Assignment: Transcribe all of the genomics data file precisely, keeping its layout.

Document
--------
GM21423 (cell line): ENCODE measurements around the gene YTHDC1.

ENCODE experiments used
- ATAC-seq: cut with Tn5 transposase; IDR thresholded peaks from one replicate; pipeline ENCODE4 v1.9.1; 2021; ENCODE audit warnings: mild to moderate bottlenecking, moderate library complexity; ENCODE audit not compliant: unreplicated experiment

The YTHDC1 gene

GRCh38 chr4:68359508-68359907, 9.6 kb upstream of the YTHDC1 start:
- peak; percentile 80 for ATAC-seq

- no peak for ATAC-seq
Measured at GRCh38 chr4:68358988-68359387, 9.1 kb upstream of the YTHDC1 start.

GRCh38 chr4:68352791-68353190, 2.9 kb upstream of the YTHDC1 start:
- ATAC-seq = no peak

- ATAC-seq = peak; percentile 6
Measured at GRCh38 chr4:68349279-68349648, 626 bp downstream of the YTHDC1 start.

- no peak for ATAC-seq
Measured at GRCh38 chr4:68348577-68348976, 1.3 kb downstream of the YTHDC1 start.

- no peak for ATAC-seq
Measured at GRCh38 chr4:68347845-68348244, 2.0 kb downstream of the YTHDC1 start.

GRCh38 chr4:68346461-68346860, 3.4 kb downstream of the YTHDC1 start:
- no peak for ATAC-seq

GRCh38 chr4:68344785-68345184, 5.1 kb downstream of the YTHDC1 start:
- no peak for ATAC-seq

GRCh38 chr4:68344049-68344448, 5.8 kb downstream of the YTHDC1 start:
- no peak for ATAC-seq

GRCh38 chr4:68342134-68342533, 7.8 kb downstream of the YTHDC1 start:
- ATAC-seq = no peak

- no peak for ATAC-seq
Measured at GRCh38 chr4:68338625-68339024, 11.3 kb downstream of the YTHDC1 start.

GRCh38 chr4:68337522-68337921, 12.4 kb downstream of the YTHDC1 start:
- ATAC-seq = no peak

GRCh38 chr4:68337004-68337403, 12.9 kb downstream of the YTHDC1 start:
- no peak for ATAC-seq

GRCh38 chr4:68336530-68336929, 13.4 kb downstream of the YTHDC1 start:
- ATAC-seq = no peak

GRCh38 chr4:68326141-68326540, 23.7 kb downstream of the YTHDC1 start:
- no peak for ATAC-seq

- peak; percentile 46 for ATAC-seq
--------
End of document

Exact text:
GM21423 (cell line): ENCODE measurements around the gene YTHDC1.

ENCODE experiments used
- ATAC-seq: cut with Tn5 transposase; IDR thresholded peaks from one replicate; pipeline ENCODE4 v1.9.1; 2021; ENCODE audit warnings: mild to moderate bottlenecking, moderate library complexity; ENCODE audit not compliant: unreplicated experiment

The YTHDC1 gene

GRCh38 chr4:68359508-68359907, 9.6 kb upstream of the YTHDC1 start:
- peak; percentile 80 for ATAC-seq

- no peak for ATAC-seq
Measured at GRCh38 chr4:68358988-68359387, 9.1 kb upstream of the YTHDC1 start.

GRCh38 chr4:68352791-68353190, 2.9 kb upstream of the YTHDC1 start:
- ATAC-seq = no peak

- ATAC-seq = peak; percentile 6
Measured at GRCh38 chr4:68349279-68349648, 626 bp downstream of the YTHDC1 start.

- no peak for ATAC-seq
Measured at GRCh38 chr4:68348577-68348976, 1.3 kb downstream of the YTHDC1 start.

- no peak for ATAC-seq
Measured at GRCh38 chr4:68347845-68348244, 2.0 kb downstream of the YTHDC1 start.

GRCh38 chr4:68346461-68346860, 3.4 kb downstream of the YTHDC1 start:
- no peak for ATAC-seq

GRCh38 chr4:68344785-68345184, 5.1 kb downstream of the YTHDC1 start:
- no peak for ATAC-seq

GRCh38 chr4:68344049-68344448, 5.8 kb downstream of the YTHDC1 start:
- no peak for ATAC-seq

GRCh38 chr4:68342134-68342533, 7.8 kb downstream of the YTHDC1 start:
- ATAC-seq = no peak

- no peak for ATAC-seq
Measured at GRCh38 chr4:68338625-68339024, 11.3 kb downstream of the YTHDC1 start.

GRCh38 chr4:68337522-68337921, 12.4 kb downstream of the YTHDC1 start:
- ATAC-seq = no peak

GRCh38 chr4:68337004-68337403, 12.9 kb downstream of the YTHDC1 start:
- no peak for ATAC-seq

GRCh38 chr4:68336530-68336929, 13.4 kb downstream of the YTHDC1 start:
- ATAC-seq = no peak

GRCh38 chr4:68326141-68326540, 23.7 kb downstream of the YTHDC1 start:
- no peak for ATAC-seq

- peak; percentile 46 for ATAC-seq